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When is helping your partner with chronic pain a burden? The relation between helping motivation and personal and relational functioning

Sara Kindt (UGent) , Maarten Vansteenkiste (UGent) , Tom Loeys (UGent) , Annmarie Cano, Emelien Lauwerier (UGent) , Lesley Verhofstadt (UGent) and Liesbet Goubert (UGent)
(2015) PAIN MEDICINE. 16(9). p.1732-1744
Author
Organization
Abstract
Objective. Self-determination theory (SDT) may be a useful framework to understand why chronic pain affects partners. SDT postulates that individuals can engage in helping behaviors for different motives varying from more autonomous or volitional motives to more controlled or pressured motives. This article examines the relationship between partners' type of motivation to help (i.e., autonomous vs controlled) and their personal and relational functioning. Furthermore, mechanisms underlying this relationship (i.e., helping exhaustion and relationship-based need satisfaction) were examined. Methods. In a sample of 48 couples, of which one partner had chronic pain (36 female patients), questionnaires measuring life satisfaction, positive and negative affect, anxiety and depressive feelings, relationship quality and relationship-based need satisfaction were filled out. Individuals with chronic pain (ICPs) also reported on pain intensity and disability whereas partners were requested to report on motives for helping and helping exhaustion. Results. Data analysis with Structural Equation Modeling revealed that autonomous, relative to controlled, motives for helping among partners related positively to partners' well-being and relationship quality, and negatively to distress. The experience of helping exhaustion and relationship-based need satisfaction mediated these associations. Moreover, partners' autonomous helping motivation related positively to patient-reported relationship quality among ICPs high in pain intensity. Conclusions. Applying SDT in a context of pain provides new insights into why chronic pain affects partners and how partners impact patient outcome. Directions for future research are outlined.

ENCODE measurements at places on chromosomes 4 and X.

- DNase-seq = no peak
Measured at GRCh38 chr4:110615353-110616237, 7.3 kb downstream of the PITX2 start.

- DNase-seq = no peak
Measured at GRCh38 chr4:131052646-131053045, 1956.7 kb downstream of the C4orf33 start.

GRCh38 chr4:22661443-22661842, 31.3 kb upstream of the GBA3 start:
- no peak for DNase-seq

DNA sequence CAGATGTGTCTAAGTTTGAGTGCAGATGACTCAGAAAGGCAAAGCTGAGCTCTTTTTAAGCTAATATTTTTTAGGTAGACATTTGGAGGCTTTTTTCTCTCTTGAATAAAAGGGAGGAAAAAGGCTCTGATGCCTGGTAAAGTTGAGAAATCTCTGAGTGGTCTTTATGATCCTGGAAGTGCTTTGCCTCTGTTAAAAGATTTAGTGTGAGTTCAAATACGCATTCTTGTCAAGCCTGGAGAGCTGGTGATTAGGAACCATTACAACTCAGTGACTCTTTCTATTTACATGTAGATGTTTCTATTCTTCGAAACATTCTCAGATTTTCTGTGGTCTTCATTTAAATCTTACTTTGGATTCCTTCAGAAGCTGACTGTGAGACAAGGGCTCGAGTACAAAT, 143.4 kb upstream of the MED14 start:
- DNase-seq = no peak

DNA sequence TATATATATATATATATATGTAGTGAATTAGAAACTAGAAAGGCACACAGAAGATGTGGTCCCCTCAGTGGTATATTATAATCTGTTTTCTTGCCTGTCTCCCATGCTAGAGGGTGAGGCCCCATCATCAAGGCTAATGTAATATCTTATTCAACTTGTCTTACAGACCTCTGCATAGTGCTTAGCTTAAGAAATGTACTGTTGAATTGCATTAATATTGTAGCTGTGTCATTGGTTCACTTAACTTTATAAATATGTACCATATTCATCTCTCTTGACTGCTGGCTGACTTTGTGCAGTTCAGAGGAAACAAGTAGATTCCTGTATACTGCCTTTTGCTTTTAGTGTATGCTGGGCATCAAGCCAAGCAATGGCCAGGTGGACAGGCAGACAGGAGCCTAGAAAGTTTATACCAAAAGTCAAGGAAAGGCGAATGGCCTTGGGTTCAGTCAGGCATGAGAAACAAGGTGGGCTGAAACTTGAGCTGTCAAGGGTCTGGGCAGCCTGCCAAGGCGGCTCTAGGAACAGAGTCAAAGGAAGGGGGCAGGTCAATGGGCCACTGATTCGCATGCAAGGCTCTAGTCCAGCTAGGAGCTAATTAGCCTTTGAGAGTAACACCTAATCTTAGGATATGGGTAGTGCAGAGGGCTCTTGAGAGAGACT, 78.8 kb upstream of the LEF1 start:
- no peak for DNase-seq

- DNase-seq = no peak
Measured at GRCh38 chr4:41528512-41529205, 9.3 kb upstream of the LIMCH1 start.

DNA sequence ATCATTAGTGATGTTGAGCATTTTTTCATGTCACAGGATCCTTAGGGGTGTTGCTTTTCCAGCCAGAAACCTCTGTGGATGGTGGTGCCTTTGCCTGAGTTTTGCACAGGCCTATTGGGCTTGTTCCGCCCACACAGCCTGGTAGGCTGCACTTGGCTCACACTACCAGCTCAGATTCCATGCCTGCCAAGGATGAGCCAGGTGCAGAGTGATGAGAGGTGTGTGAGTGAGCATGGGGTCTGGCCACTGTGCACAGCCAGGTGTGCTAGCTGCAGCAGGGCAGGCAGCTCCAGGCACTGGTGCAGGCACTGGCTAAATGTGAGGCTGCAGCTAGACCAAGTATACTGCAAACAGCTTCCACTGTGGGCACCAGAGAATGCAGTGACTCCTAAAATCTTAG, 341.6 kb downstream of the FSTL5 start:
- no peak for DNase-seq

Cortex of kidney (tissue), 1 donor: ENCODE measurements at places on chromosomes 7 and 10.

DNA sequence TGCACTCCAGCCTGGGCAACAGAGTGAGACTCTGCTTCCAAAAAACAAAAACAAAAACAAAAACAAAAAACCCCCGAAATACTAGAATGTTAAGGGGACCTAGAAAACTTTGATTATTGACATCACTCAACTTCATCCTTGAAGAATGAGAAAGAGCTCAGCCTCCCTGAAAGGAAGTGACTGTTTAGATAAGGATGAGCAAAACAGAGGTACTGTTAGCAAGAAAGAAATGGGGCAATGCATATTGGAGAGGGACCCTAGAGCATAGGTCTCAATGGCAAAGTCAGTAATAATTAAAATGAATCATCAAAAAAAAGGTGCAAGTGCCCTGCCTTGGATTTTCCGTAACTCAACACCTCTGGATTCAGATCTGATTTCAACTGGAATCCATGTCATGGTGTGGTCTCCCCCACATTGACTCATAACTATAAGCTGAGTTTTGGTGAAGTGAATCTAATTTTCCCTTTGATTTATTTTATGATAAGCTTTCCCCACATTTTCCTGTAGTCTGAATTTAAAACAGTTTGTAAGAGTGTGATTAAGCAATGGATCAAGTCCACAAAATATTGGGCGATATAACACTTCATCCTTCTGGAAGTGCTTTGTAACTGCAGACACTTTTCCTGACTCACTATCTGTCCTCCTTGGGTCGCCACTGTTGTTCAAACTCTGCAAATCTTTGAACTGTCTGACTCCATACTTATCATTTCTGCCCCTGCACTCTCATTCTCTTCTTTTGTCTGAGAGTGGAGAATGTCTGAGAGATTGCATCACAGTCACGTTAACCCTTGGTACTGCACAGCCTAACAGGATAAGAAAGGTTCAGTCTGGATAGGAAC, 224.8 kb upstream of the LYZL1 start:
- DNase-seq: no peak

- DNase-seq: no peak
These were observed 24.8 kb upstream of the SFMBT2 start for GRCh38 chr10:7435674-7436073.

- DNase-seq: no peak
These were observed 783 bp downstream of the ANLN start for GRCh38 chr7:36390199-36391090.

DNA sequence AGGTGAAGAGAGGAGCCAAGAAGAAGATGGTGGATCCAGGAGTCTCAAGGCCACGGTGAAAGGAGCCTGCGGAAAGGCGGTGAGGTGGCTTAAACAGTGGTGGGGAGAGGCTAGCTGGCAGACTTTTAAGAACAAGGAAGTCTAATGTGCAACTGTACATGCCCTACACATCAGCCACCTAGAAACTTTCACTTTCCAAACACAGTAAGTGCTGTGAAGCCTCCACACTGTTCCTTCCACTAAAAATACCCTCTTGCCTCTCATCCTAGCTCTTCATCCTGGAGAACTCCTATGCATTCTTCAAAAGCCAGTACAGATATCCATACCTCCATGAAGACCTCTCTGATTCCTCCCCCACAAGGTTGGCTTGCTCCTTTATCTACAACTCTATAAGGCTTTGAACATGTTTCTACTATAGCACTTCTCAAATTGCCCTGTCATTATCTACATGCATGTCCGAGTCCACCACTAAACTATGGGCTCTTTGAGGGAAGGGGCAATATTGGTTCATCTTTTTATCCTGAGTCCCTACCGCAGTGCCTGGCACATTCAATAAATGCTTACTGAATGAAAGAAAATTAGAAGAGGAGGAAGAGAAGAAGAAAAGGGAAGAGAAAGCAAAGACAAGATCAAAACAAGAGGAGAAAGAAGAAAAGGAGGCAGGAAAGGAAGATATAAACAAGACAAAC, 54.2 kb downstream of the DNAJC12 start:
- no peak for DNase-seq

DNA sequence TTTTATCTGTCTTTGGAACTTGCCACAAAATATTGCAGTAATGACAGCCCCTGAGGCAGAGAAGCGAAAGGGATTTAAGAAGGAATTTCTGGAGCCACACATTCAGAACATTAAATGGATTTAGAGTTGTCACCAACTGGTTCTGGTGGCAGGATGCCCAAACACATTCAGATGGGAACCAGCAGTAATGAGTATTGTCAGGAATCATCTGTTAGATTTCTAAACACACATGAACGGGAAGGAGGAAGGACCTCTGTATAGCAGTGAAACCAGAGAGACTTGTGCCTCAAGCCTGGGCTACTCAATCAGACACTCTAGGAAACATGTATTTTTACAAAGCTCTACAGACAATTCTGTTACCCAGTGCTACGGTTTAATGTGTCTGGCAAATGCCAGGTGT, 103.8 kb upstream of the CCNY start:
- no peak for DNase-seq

Keywords
SATISFACTION, Chronic Pain, BACK-PAIN, SOCIAL SUPPORT, SPOUSE DISTRESS, HOSPITAL ANXIETY, DEPRESSION SCALE, PROSOCIAL BEHAVIOR, MULTIPLE-SCLEROSIS, SELF-DETERMINATION THEORY, CAREGIVER BURDEN, Well-Being, Self-Determination Theory, Helping Behavior, Partner

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MLA
Kindt, Sara, et al. “When Is Helping Your Partner with Chronic Pain a Burden? The Relation between Helping Motivation and Personal and Relational Functioning.” PAIN MEDICINE, vol. 16, no. 9, 2015, pp. 1732–44.
APA
Kindt, S., Vansteenkiste, M., Loeys, T., Cano, A., Lauwerier, E., Verhofstadt, L., & Goubert, L. (2015). When is helping your partner with chronic pain a burden? The relation between helping motivation and personal and relational functioning. PAIN MEDICINE, 16(9), 1732–1744.
Chicago author-date
Kindt, Sara, Maarten Vansteenkiste, Tom Loeys, Annmarie Cano, Emelien Lauwerier, Lesley Verhofstadt, and Liesbet Goubert. 2015. “When Is Helping Your Partner with Chronic Pain a Burden? The Relation between Helping Motivation and Personal and Relational Functioning.” PAIN MEDICINE 16 (9): 1732–44.
Chicago author-date (all authors)